Paris Under Construction

Paris, the City of Love, is enshrouded in scaffolding. Nearly every Parisian monument or landmark has become a site for the upcoming Summer Olympics, obscured by walls and barbed wire fences that post “Under Conservation and Restoration.” The bottom of the Eiffel Tower is completely fenced off and only the outside has received a new coat of paint. The project of repainting was championed by fifty painters and was subsequently abandoned given the inadequate time frame. Signs were posted outside the tower warning tourists of lead exposure as they stripped back over half a century of old paint. The Champ de Mars has been transformed into a stadium. The Gardens of Versailles are under renovation. The Trocadero, which is considered the best spot for pictures with the Eiffel Tower, has been repurposed and filled with bleachers for spectators. Sidewalks and roads are closed and fenced. Paris’ largest square, la Place de la Concorde is completely cordoned off to the public and the metropolitan no longer stops at the station. 

View of the Trocadero from the Eiffel Tower, which has been turned into seating for spectators. Credit: Sam Chancey

The Notre Dame Cathedral, still under construction from the 2019 fire. Credit: Sam Chancey


This is all a part of the city’s lofty goal to halve Olympic emissions for the games in Paris. Rather than construct new places to hold the games, Paris has decided to renovate already existing structures to save on emissions. They also constructed the Olympic Village from wood and traded air conditioning for a cooling system that relies on groundwater. According to The New York Times, some Olympic teams are considering bringing their own air conditioning. The sheer degree of construction occurring in the city just two months before the games begs the question of whether it will all be finished in time.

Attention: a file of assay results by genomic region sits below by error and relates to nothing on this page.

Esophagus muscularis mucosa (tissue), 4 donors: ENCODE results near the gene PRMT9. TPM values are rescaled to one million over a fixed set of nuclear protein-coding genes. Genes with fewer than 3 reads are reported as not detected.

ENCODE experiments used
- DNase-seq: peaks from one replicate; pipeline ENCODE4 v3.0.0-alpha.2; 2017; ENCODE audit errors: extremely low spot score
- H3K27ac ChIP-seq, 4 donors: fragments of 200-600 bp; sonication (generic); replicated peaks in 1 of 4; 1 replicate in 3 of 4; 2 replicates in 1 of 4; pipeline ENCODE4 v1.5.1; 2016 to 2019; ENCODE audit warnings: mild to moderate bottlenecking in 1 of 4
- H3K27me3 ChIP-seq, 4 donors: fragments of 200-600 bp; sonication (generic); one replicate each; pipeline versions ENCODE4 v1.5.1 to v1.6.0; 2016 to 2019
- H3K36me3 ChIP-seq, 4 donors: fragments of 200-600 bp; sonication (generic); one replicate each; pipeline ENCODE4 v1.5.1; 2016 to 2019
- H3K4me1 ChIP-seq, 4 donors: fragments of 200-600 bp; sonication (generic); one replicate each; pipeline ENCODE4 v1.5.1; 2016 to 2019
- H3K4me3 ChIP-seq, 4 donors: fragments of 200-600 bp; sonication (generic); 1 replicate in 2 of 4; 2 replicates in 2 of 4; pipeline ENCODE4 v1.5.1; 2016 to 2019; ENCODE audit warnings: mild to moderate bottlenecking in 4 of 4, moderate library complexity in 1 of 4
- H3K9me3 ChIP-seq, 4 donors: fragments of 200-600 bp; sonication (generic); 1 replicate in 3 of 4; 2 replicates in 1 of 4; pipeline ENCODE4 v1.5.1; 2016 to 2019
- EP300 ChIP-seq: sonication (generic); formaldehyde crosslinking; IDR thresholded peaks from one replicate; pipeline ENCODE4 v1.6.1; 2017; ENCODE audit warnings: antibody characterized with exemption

The Seine River from the Eiffel Tower. Credit: Sam Chancey

Parisians have other concerns, though. The Olympic Village is being built in Saint-Denis, one of the most impoverished suburbs of Paris. Citizens are complaining of unsafe levels of air emissions and the gentrification of Saint-Denis, resulting in the forced removal of low income residents. Many are comparing it to what happened in the 1996 Olympics in Atlanta, Georgia. In spite of this, there are some positives to the massive preparations for the Olympics.  The Seine River was cleaned so that it is safe for swimming for the first time in over 100 years. Rats, bedbugs, and other pests are being removed to keep the city clean. During my time in Paris, I did not see a single rat, despite being promised that there would be some fuzzy friends. Monuments, statues, and buildings are being renovated, polished, or shined. In spite of vast improvements to the city, Paris under construction has been a frustrating and bizarre experience as a traveler. Though I was only in Paris for a couple days, I can only imagine the impact this has had on the daily lives of Parisians.

View of one of the Olympic stadiums from the Eiffel Tower. Credit: Sam Chancey

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